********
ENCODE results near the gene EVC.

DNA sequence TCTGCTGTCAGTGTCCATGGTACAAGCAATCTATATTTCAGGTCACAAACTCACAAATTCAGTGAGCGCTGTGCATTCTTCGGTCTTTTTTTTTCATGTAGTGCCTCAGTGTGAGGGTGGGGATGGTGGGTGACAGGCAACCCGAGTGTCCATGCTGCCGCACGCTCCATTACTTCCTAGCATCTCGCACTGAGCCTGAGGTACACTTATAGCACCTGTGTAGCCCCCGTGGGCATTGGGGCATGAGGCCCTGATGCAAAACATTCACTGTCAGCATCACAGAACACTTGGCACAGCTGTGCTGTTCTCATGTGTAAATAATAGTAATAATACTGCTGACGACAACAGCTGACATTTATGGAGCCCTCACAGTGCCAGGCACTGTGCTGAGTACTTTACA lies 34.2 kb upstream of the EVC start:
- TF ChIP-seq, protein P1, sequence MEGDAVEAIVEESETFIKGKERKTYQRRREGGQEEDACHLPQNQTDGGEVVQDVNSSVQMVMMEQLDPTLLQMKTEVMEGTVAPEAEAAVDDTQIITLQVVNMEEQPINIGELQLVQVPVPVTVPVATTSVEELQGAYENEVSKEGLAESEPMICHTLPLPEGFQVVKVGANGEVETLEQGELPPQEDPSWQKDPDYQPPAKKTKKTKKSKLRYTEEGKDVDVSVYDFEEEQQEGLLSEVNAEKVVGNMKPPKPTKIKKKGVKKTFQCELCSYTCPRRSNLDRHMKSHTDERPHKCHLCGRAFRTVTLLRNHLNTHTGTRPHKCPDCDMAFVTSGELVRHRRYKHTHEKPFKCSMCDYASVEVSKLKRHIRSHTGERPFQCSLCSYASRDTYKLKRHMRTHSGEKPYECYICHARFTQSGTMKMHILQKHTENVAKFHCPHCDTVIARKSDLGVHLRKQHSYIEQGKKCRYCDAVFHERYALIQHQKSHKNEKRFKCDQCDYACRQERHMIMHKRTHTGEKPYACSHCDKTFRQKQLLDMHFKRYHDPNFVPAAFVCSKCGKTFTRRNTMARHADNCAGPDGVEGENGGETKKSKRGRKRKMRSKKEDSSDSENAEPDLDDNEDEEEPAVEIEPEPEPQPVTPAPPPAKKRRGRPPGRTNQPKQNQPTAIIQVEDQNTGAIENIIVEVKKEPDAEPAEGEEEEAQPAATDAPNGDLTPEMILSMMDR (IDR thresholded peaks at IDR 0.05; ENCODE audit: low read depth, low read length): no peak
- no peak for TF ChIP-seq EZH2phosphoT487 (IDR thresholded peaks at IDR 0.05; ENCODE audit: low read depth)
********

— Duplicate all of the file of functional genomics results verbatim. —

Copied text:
ENCODE results near the gene EVC.

DNA sequence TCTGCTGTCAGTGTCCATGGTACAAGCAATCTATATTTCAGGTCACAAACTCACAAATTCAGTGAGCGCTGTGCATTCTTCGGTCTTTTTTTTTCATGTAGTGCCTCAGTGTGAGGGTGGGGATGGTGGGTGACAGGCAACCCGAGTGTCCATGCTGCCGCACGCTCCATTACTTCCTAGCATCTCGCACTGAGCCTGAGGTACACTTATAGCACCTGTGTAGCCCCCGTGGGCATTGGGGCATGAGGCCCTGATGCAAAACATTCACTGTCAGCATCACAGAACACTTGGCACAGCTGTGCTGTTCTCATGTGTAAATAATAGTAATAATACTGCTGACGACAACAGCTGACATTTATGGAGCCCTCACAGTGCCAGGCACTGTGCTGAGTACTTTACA lies 34.2 kb upstream of the EVC start:
- TF ChIP-seq, protein P1, sequence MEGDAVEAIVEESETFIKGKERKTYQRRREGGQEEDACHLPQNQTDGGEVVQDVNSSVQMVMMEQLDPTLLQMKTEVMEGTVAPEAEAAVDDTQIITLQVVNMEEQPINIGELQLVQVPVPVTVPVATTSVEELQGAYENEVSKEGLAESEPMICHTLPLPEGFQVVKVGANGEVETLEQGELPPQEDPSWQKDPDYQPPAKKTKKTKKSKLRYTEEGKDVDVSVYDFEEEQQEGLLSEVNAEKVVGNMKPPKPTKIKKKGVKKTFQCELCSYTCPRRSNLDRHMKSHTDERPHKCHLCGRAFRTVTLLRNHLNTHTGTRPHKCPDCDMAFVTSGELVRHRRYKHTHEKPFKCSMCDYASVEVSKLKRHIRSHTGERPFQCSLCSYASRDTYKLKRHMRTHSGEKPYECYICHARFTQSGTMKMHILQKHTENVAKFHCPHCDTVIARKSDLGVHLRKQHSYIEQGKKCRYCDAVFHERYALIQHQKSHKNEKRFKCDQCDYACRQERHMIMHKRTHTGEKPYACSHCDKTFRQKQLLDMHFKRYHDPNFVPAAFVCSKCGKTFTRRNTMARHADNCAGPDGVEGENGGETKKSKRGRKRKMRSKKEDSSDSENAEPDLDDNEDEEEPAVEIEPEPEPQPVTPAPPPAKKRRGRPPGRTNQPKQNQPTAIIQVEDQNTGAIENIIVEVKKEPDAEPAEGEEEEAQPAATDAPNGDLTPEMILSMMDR (IDR thresholded peaks at IDR 0.05; ENCODE audit: low read depth, low read length): no peak
- no peak for TF ChIP-seq EZH2phosphoT487 (IDR thresholded peaks at IDR 0.05; ENCODE audit: low read depth)